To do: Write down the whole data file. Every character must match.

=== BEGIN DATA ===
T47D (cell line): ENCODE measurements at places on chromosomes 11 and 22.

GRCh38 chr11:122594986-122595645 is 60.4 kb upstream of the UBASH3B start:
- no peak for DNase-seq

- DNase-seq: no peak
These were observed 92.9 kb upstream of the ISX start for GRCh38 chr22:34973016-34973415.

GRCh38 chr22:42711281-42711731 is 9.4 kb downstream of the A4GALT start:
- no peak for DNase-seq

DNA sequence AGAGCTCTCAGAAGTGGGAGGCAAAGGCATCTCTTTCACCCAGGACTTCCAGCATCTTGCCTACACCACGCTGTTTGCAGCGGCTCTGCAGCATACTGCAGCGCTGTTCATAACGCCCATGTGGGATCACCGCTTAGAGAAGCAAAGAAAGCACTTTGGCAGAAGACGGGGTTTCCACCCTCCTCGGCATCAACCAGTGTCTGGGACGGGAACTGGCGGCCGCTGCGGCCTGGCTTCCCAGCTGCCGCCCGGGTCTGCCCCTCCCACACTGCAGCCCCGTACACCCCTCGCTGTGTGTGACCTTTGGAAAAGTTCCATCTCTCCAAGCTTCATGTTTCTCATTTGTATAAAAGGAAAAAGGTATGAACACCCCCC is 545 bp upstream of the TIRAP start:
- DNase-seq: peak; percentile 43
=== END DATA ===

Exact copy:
T47D (cell line): ENCODE measurements at places on chromosomes 11 and 22.

GRCh38 chr11:122594986-122595645 is 60.4 kb upstream of the UBASH3B start:
- no peak for DNase-seq

- DNase-seq: no peak
These were observed 92.9 kb upstream of the ISX start for GRCh38 chr22:34973016-34973415.

GRCh38 chr22:42711281-42711731 is 9.4 kb downstream of the A4GALT start:
- no peak for DNase-seq

DNA sequence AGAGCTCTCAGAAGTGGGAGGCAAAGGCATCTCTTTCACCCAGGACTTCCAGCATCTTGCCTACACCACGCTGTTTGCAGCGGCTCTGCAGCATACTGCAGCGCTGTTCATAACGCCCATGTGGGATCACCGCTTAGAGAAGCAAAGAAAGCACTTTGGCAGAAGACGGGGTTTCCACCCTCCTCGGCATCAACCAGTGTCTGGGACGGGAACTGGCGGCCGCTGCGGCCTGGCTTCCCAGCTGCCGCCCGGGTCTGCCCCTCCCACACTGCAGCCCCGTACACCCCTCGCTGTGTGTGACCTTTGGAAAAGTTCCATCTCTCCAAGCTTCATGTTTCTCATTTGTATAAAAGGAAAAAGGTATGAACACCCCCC is 545 bp upstream of the TIRAP start:
- DNase-seq: peak; percentile 43